Women with lower serum levels of vitamin D during the first trimester of pregnancy are at greater risk for developing gestational diabetes mellitus (GDM) later in pregnancy, according to Marilyn Lacroix, a master's degree candidate from the Faculty of Medicine and Health Sciences at the University of Sherbrooke in Quebec, Canada. She reported the results here at the European Association for the Study of Diabetes (EASD) 48th Annual Meeting.
The association between vitamin D level and GDM risk was independent of age, season of blood sampling, vitamin D supplementation, and adiposity of the mother.
The relationship had been shown before, but previous study results had been inconsistent because of potential confounding factors, which this study took into account.
The active metabolite, 1,25-dihydroxyvitamin D, formed from 25-hydroxyvitamin D (25OHD), is involved in calcium balance and bone metabolism, acts as a transcription factor, and functions in glucose metabolism.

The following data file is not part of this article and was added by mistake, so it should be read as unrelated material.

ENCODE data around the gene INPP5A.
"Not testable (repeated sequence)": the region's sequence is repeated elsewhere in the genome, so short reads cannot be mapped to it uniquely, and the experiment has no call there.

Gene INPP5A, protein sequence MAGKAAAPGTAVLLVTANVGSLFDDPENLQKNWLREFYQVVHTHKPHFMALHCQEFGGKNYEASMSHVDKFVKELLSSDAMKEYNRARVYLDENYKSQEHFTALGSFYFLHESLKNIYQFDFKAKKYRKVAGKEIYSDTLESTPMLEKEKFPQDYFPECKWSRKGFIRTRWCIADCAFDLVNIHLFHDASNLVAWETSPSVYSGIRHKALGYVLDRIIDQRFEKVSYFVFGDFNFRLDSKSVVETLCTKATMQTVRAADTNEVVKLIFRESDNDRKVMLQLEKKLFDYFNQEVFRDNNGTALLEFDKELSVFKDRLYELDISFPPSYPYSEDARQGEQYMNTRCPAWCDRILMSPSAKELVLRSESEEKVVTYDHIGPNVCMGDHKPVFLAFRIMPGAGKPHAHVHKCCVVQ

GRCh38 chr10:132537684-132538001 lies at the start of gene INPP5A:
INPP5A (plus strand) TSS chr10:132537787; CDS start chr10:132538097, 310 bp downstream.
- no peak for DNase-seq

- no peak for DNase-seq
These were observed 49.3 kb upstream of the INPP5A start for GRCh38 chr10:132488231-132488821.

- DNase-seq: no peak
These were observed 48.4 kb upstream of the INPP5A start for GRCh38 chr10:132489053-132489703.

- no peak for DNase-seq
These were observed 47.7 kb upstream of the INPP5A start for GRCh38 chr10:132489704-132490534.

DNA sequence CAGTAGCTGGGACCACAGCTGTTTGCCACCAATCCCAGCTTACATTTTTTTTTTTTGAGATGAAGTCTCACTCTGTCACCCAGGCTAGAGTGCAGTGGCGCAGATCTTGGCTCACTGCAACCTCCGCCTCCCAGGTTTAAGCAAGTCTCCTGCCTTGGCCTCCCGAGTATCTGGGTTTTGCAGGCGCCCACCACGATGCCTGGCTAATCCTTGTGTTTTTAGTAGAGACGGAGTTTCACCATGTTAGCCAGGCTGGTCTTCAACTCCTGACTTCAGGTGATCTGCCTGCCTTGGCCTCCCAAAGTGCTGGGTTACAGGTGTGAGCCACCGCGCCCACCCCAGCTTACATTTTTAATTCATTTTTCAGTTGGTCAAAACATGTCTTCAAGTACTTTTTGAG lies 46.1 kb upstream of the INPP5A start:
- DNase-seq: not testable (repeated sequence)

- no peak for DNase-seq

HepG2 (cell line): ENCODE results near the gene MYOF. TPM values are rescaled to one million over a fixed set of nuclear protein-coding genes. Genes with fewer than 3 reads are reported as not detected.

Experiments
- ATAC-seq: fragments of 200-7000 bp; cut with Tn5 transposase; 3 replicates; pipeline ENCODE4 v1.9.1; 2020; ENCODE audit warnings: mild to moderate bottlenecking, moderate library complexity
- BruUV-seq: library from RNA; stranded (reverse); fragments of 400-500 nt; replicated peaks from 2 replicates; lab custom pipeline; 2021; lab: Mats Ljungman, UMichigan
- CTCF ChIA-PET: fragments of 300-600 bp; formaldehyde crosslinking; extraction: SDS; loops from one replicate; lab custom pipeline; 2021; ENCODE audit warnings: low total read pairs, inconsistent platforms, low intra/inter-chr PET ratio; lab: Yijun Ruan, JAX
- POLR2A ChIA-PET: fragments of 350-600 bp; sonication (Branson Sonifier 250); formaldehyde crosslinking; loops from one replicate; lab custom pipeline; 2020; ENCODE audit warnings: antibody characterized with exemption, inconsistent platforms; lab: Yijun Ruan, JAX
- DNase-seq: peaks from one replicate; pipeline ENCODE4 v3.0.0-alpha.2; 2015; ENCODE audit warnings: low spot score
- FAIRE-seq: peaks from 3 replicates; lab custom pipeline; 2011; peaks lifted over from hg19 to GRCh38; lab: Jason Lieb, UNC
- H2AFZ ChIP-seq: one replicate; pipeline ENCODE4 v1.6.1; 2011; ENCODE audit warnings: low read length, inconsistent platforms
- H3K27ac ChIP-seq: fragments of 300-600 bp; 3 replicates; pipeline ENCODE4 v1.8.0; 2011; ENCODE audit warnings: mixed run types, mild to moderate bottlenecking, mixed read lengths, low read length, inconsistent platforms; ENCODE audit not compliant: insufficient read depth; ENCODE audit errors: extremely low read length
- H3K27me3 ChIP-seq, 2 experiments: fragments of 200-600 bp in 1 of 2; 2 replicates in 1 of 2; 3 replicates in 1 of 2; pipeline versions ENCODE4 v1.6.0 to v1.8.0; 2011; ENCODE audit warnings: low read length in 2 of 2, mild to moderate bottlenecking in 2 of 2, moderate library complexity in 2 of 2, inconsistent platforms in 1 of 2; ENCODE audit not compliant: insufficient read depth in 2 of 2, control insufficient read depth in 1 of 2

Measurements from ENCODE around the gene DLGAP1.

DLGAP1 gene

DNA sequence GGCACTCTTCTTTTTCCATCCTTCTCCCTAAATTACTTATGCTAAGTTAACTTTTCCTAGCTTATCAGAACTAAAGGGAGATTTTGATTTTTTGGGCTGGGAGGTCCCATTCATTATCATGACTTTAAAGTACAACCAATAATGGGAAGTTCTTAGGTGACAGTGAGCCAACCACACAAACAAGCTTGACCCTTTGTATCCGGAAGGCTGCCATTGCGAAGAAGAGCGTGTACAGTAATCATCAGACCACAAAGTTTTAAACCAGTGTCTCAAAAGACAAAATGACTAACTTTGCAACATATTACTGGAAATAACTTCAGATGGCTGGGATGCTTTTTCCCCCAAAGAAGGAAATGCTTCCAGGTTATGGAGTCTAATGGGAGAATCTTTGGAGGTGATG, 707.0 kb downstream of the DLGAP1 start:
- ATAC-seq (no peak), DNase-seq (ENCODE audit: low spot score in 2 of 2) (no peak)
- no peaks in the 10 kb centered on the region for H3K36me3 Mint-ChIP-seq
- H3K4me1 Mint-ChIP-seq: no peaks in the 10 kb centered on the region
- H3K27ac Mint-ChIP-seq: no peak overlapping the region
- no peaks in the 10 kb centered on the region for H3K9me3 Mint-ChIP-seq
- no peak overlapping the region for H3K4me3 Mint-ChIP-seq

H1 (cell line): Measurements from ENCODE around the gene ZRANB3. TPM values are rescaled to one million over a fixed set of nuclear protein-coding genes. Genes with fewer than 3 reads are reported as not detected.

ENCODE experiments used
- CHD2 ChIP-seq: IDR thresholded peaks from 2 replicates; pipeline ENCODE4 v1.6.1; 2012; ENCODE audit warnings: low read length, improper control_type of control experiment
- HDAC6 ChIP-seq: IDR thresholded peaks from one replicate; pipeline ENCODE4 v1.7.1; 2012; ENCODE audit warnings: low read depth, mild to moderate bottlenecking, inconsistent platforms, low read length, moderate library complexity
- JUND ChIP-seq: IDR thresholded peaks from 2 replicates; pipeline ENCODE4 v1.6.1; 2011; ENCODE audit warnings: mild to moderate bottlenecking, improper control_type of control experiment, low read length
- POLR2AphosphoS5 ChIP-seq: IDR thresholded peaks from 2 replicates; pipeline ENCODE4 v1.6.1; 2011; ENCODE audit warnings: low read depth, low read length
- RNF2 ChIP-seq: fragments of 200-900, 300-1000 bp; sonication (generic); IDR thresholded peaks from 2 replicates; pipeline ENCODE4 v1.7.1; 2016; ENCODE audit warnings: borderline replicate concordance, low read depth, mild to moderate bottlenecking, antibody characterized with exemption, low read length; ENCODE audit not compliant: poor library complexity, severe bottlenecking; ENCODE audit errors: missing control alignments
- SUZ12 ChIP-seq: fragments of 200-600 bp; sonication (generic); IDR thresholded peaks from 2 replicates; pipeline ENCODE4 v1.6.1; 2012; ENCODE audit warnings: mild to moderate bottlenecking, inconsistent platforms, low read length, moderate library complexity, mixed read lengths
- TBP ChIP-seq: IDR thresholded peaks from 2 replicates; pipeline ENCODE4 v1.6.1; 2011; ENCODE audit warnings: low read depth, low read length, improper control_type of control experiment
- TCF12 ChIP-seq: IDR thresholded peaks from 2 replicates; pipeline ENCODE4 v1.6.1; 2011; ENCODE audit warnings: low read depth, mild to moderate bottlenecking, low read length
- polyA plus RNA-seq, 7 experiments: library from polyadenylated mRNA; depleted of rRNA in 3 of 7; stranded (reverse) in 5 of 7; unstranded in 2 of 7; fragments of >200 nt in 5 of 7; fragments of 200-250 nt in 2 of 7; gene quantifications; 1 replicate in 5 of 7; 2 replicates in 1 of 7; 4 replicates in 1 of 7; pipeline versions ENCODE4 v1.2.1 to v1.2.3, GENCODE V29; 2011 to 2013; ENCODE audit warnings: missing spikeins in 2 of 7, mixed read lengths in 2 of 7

Women aged 18 years or older (n = 655) who were in their sixth to 13th week of pregnancy and in good health were recruited from the Sherbrooke area, which lies at about 45 degrees north latitude and therefore gets relatively less sun exposure than more southerly locations. Women with known type 1 or type 2 diabetes, diagnosed GDM in the first trimester, multiple pregnancy, or a history of miscarriage or drug or alcohol abuse were excluded from the study.
After the presentation, an audience member asked whether prior GDM was an exclusion criterion, noting that women with a history of GDM are at greater risk of developing it again. Lacroix replied that such women were not excluded.
The researchers made anthropometric measurements and determined 25OHD levels at the time of recruitment. Between the 24th and 28th weeks of pregnancy, they performed a 75-g fasting oral glucose tolerance test (OGTT) to determine normal glucose tolerance or GDM according to criteria of the International Association of the Diabetes and Pregnancy Study Groups (fasting glucose ≥ 5.1 mmol/L; 1 hour post-OGTT glucose ≥ 10.0 mmol/L; 2-h post-OGTT glucose ≥ 8.5 mmol/L).
Predictors of GDM